- What special item is Sir Gawain wearing when he goes
out to confront the Green Knight?
- The servant assigned to guide Sir Gawain to the Green
Chapel gives Gawain some unsolicited advice. He suggests
that since the Green Chapel is so perilous, and since
the Green Knight is so dangerous, Gawain should do what?
What does the servant promise he will do if Sir Gawain
takes his advice?
- How does Gawain react to the servant's suggestion?
- What is the architecture like when Sir Gawain comes
to the "Green Chapel"? Is it really a chapel?
If so, what does it look like? If not, what is the Chapel?
- What's growing around the Green Chapel? Why is this
strange for the time of year?
- What sound does Sir Gawain hear as he walks around the
outside of the Green Chapel? Why would that sound evoke
a strong emotional reaction?
- How does Sir Gawain react when the Green Knight gets
ready to swing the ax the first time? What does the Green
Knight have to say about that reaction?
- What does Sir Gawain vow about his reaction when the
next swing comes? Does he keep that vow?
- Why does Sir Gawain get cranky when the Green Knight
starts making requests about the position of Sir Gawain's
- When the Green Knight strikes Sir Gawain with the ax,
he leaves a wound. Describe this wound.
- What does Sir Gawain do after being cut by the Green
- After Sir Gawain sees his own blood in the snow, the
text says he leaps backward to grab his weapons and helmet.
How far backward does he jump? Does that seem plausible
to you? Why or why not?
- After wounding, how does the Green Knight respond to
Sir Gawain's frantic words claiming the bargain is now
fulfilled and the game is over?
- When the Green Knight explains himself, why does he
say he did not wound Sir Gawain with the first swing?
Why does he say he didn't wound Sir Gawain with the second
swing? Why did he actually strike Sir Gawain with the
third swing, even though Sir Gawain gave him the appropriate
number of kisses and didn't commit adultery? What, according
to the Green Knight, did Sir Gawain lack? Why doesn't
the Green Knight blame or judge Gawain harshly for that
- Who sent the wife to seduce Gawain, according to the
- How does Gawain react physically when the Green Knight
analyzes Sir Gawain's performance in regards to these
- Who or what does Sir Gawain initially blame for his
failure, citing the events that happened to Adam, Solomon,
and Samson in the Bible?
- What is the Green Knight's real name?
- What mythical female figure, according to the Green
Knight, dwells in the castle? Why did she send the Green
Knight to Camelot? According to the Green Knight, his
mystical appearance was actually an assassination attempt.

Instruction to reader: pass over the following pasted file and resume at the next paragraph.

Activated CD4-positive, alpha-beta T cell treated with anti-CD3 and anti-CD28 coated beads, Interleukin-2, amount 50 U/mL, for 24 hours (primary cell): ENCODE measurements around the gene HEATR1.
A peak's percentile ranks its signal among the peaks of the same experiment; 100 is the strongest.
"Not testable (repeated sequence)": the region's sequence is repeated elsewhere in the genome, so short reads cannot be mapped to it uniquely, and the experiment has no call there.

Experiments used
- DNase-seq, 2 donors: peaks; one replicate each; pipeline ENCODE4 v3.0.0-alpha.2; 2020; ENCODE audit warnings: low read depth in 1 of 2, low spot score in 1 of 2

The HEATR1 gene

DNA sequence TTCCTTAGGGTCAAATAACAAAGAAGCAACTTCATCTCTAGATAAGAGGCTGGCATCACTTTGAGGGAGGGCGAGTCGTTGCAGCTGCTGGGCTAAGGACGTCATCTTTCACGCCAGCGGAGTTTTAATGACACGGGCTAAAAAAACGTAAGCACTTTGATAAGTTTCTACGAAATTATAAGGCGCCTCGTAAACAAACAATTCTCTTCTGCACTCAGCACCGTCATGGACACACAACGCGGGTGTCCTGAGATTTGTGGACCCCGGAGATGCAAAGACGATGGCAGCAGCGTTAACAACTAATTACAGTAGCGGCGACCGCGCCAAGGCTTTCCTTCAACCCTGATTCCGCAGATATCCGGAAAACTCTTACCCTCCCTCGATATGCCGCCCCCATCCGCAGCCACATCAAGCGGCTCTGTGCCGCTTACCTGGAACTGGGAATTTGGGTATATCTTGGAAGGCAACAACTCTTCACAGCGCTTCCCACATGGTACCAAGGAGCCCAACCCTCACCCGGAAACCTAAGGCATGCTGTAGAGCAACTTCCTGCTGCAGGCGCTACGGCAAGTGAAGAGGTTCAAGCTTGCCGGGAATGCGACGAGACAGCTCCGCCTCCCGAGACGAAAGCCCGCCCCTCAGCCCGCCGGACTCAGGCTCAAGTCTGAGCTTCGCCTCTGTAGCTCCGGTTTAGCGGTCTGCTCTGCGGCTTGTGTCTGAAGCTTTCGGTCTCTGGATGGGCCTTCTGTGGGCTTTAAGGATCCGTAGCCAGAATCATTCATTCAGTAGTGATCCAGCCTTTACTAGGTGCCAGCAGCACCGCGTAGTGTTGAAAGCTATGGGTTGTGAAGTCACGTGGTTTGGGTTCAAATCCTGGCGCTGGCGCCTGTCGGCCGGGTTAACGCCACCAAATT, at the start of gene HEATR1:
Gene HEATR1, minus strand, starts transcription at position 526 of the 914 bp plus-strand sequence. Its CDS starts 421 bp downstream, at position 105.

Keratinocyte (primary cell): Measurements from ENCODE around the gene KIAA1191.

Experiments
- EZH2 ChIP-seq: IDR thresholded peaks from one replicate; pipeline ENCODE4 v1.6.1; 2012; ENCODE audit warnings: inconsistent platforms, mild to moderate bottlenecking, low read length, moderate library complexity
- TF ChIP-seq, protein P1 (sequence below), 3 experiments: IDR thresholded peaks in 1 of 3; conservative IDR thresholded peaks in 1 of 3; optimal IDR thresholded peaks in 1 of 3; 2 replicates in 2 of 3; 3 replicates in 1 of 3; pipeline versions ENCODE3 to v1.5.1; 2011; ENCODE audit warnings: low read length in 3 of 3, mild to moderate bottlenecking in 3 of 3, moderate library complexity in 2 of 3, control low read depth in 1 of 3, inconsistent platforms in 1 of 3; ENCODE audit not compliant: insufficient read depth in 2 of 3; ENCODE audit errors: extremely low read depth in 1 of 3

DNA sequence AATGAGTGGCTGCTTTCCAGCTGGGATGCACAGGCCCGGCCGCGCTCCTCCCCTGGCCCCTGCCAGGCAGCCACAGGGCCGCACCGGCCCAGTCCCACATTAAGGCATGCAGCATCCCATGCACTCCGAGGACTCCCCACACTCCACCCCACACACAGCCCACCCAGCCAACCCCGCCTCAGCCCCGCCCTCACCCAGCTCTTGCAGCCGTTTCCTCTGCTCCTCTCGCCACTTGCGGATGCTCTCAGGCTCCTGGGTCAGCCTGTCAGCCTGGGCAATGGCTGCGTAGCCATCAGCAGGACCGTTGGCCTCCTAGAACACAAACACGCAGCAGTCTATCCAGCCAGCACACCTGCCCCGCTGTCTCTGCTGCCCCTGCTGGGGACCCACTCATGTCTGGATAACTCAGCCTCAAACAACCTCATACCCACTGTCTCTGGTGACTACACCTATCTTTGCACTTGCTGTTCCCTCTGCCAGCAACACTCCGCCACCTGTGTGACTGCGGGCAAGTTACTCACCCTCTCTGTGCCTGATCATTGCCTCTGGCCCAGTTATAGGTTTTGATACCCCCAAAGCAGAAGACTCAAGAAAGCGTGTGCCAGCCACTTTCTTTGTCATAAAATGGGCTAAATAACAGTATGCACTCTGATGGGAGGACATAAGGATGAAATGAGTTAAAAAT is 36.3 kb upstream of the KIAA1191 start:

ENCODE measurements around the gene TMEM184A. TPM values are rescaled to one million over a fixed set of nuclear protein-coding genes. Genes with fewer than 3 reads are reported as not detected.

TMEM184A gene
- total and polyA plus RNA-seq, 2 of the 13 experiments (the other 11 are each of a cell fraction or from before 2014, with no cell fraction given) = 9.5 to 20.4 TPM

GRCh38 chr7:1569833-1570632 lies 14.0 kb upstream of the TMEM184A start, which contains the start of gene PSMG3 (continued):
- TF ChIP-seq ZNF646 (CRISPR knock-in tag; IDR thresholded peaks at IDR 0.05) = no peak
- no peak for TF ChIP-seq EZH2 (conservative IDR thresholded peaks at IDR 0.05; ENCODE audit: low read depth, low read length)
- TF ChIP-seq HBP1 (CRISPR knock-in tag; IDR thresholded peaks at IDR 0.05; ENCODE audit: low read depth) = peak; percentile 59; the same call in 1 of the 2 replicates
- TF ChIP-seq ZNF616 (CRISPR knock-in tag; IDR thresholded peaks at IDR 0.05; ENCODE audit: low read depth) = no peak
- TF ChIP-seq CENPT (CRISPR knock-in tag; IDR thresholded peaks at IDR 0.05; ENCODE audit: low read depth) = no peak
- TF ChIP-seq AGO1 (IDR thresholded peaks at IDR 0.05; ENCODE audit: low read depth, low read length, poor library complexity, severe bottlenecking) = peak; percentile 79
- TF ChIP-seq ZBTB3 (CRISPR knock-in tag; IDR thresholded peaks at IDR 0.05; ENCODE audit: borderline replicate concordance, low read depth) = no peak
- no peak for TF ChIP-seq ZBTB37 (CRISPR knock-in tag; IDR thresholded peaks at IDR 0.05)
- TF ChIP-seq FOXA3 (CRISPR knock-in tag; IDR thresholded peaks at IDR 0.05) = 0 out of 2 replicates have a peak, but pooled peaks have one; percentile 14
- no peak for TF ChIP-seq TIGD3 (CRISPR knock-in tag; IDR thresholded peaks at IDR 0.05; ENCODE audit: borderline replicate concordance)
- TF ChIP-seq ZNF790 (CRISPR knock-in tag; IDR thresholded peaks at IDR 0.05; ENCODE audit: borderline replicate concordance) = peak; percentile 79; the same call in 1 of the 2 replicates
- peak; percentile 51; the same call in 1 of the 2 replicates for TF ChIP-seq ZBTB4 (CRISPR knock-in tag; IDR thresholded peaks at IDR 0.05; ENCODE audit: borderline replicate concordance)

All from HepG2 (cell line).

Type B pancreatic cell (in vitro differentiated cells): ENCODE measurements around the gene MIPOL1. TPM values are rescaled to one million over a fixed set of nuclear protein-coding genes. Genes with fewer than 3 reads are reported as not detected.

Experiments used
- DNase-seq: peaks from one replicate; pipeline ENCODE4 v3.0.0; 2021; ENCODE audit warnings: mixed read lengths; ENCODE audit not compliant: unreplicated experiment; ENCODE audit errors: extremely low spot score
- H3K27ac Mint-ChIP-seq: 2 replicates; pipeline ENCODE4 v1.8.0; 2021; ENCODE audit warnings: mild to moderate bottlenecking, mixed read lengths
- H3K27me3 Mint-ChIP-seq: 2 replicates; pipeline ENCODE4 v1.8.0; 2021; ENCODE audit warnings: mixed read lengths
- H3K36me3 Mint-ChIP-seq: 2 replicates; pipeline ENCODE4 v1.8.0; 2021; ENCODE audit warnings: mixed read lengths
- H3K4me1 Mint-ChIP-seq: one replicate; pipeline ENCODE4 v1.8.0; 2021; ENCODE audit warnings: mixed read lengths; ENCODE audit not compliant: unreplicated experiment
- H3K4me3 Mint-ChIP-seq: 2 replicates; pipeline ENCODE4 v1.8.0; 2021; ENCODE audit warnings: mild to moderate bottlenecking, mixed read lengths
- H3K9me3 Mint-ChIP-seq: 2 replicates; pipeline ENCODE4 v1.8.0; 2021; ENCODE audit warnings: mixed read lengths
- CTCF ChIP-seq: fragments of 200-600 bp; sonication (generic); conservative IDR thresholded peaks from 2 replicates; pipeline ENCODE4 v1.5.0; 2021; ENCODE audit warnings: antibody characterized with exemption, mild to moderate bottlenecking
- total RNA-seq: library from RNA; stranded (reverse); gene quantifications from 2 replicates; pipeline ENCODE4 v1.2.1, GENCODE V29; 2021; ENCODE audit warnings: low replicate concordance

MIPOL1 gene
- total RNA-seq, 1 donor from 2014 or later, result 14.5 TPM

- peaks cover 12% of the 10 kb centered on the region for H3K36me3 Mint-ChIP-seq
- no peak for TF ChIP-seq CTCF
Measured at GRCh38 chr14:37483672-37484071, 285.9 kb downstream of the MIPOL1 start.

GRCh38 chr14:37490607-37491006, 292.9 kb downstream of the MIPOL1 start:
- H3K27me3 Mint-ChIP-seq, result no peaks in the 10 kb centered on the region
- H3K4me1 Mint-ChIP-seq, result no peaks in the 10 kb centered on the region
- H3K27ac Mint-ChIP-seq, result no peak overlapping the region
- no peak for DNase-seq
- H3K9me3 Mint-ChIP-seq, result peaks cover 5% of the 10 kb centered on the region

Who was supposed to be literally frightened to death by
the Green Knight's decapitation? Knowing what we do about
the ultimate fate of Camelot, why is it ironic that this
mythical figure would seek to destroy Camelot by assassinating
- Why does Sir Gawain decide to wear the green girdle
as a baldric for the rest of his days? What happens to
Sir Gawain's complection as he recounts to King Arthur's
court the story of his adventure?
- How does the court comfort Sir Gawain? (i.e., what action
do they take in the way they dress to show their support
- How is Sir Gawain's attitude toward his performance
different than the attitude of both Sir Bercilak and the
court at Camelot?
Sample Passage Identifications:
A. "You press onward to a perilous place, for he who lives
in that waste is the worst on earth. He is stiff and stern,
and he loves to strike others. He is taller than any man
on middle-earth . . . And this is his custom at the Green
Chapel: no man may pass that place, however proud in arms,
the Green Knight doing him to death by force of his hands,
for he is not a noble knight, and he shows no chivalry.
It can be a churl or chaplain who rides by that barrow,
monk or mass priest, or any other. He finds it as fun to
slay such ones as to be breathing himself."
B. "Could this be the Green Chapel? Here at midnight might the deveil say his matins. Now truly is this place a wasteland. This is an ugly oratory, all overgrown with grass, and it seems appropriate that the fellow in green would say here his devotions in devilry. Now I feel in my five wits, it is the Fiend himself who hath arranged this rendezvous, to destroy me here! This is a chapel of mischance! Checkmate! It is the most cursed kirk that ever I came in."